150mm does portraits well.

Subject:  Ben.  Camera: Hasselblad 501C/M.  Lens:  150mm Zeiss Sonnar. (Older CT).  Film: Kodak Tri-X, ISO 400.  Tripod.  Light:  Open shade in the late afternoon.

I want to call out a good, long term supplier:  Holland Photo in Austin, Texas.  They've been souping my film for the last decade and they do a great job.  My Tri-X is always the right density.  And the price is bearable.  If you are interested in getting back to shooting film, or trying it for the first time, I have a little bit of advice:  Go slow.  Don't shoot a bunch of film, drop it at the lab and only start evaluating your technique when you get the film back.  Even though I've been shooting film on and off for decades I started my newest flirtation by shooting one test roll (training wheels) and having the lab run it.  Then I scanned it five or six different ways and messed with the files for contrast and what not in PhotoShop until I got just what I wanted.  Only then did I start shooting a bit more.  Now I feel comfortable shooting a couple rolls at a time.......


You can make nice photographs with anything but your keyboard and your mouth.

If you are any good at this hobby/profession you should be able to take this little camera with it's "tiny" sensor and slow focus and long black out time with each shutter release, and make some really nice photos.  If you can't then all the good gear in the world won't help you one bit.  You might just be too incurious to be a photographer....

Some people recently have been asking me about what camera they should buy.  I am mystified.  Don't these people know I switch camera systems and evaluative parameters more often than most people switch underwear?  From one week to the next I might suggest a Leica S2 or a Holga.  And when I ask for their preferences they basically give me a laundry list that covers the gamut from close ups of gnats (you know, "fill the frame...") to following their child across a soccer field at a full gallop.  But they want the machine to be easy to use and small enough to fit in a purse.  The dads usually have a recent copy of Sports Illustrated which they open to page 27 to show me the kind of stuff they'd like to shoot of little Johnny.  It's usually a 1200mm shot of a world surfing champion riding a sick curl or a tight shot of a quarterback being sacked in a night time game at the end of a 400mm 2.8 optic on a camera that does 10 fps at 16 megapixels at a clean 12,000 ISO.  If it's a mom she pulls out her iPhone and suggests that if it were, "just a little bigger than this that would be great."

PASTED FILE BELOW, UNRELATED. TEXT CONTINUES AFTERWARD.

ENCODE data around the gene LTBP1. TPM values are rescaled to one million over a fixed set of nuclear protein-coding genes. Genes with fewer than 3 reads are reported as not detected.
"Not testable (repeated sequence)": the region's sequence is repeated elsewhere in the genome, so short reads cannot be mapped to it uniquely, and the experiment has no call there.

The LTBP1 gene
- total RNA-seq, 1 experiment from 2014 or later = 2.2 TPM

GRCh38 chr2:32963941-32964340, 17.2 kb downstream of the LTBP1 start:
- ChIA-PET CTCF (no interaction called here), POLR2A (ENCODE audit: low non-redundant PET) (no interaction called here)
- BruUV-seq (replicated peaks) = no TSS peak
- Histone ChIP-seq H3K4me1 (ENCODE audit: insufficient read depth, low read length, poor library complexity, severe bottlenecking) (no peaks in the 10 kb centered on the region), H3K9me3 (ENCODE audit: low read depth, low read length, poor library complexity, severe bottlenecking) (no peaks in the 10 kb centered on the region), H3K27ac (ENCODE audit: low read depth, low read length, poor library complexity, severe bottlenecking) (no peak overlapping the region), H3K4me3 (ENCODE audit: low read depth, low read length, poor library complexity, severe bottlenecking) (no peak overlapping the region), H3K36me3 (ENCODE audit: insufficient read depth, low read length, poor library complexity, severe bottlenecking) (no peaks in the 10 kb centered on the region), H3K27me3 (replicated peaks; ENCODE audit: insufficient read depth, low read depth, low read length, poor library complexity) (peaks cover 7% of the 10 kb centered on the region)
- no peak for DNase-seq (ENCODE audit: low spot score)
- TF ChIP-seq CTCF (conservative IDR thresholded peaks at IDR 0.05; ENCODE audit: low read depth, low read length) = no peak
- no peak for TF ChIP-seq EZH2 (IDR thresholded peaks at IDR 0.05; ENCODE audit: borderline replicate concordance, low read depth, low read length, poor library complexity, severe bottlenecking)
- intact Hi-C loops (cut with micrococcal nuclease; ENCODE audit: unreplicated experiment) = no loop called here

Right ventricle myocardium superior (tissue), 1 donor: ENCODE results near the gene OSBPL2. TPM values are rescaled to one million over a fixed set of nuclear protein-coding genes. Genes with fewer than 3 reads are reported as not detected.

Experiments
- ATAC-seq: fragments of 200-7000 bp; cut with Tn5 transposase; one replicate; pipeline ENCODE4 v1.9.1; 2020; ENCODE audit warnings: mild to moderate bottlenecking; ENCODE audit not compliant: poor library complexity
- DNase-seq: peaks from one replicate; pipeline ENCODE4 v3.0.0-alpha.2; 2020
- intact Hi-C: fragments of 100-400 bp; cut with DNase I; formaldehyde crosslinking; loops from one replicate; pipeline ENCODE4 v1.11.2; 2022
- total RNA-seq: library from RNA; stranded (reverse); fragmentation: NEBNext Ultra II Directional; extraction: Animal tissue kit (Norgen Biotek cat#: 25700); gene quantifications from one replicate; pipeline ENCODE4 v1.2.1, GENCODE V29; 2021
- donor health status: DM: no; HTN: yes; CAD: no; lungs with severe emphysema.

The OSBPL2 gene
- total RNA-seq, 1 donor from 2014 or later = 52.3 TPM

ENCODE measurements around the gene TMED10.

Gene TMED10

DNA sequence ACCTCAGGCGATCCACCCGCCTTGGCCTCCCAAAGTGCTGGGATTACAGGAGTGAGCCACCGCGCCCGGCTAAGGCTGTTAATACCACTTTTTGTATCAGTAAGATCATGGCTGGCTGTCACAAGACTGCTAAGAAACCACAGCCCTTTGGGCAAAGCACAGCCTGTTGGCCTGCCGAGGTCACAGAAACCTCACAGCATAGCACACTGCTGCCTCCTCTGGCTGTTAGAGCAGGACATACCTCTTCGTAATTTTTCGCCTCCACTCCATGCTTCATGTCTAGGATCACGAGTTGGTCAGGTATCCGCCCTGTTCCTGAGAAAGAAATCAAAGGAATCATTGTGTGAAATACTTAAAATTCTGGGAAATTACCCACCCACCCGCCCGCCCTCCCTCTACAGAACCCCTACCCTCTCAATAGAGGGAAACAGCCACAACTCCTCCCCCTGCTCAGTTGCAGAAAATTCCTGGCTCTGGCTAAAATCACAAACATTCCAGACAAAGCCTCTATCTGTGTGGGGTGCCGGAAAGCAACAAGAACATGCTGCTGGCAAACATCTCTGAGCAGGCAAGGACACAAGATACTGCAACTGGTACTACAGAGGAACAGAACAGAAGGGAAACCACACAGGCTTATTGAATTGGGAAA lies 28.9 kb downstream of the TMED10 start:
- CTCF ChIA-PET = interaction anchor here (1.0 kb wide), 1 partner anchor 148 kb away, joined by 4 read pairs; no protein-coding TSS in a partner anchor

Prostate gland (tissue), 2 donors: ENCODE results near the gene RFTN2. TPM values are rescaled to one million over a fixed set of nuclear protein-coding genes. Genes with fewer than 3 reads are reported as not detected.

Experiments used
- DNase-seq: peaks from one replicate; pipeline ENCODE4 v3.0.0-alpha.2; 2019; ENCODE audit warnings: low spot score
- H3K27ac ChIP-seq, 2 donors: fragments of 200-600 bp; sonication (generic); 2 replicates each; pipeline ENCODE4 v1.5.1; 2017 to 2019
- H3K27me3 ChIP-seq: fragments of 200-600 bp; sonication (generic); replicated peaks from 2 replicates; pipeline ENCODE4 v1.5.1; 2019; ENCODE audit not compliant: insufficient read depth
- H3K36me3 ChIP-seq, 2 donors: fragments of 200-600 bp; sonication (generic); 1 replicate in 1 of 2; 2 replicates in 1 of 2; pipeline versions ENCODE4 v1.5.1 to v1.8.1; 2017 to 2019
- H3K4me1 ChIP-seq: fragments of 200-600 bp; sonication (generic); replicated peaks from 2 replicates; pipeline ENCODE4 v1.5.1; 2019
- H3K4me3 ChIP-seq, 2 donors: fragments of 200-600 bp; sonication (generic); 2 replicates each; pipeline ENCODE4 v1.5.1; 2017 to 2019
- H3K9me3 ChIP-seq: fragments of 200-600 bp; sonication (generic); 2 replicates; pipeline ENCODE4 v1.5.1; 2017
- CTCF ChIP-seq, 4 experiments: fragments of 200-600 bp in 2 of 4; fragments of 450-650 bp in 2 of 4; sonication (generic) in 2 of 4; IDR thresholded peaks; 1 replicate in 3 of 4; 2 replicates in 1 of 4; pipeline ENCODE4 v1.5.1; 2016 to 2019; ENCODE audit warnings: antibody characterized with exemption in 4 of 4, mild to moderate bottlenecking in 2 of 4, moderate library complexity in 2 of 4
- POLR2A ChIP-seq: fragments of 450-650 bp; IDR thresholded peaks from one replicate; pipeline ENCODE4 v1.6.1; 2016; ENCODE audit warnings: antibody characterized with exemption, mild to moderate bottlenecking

They'd like to be able to make poster sized prints of Johnny and Sally but they want the files to be small enough to send out to everyone on Facebook from their phones, and.....oh.....they don't "Do" Photoshop so the files should be great right out of the camera.  "The less work I have to do the better." And my favorite:  "I just want something good enough to do the kind of work you do..."

I'm generally at a loss.  But even more so because I know that they will never read the manual, never read a book about basic photographic technique and, I'm probably the fifth photographer they know that they've asked this same question of, and I'm sure they've already heard, "Canon Rebel, Nikon 3100" over and over again.  Why torment me?  What did I do to deserve this?

This shot was taken with that camera (above) and it seems to be pretty nice to me.  It's in focus.  It's reasonably sharp and the colors are pretty.  But I can't recommend it to most people because they won't take the time to learn how to use it. And they sure won't spring for the EVF.  Now I only recommend cameras that: a. Can be purchased at Wolf Camera or Walmart.  b.  Have a "green" zone that means "no other thinking required."  c.  Have a Canon or Nikon logo on them because I'm tired of them coming back and telling me that the guy at Walgreens who makes their prints has never heard of Pentax or Olympus before....and he's been "running the lab" for at least a year.  And d.  Require no small accessories or parts....

But then I get to look at the photographs they generally produce and I wonder why they bother at all.  Most of my affluent friends don't take my advice to buy entry level cameras.  They can afford "the best" and most of them are walking around with Canon 5dmk2s and Nikon D700s.  To which they've attached a really cheap 18-400mm 5.6 to f11 ultra zoom.  But it really doesn't matter because the only photographs I've ever seen from them are on their iPhones.  And I rarely have my reading glasses handy when they want to show me a photograph of Sally that's so backlit it's nearly a silhouette and so cropped that we're looking at a couple hundred pixels at best.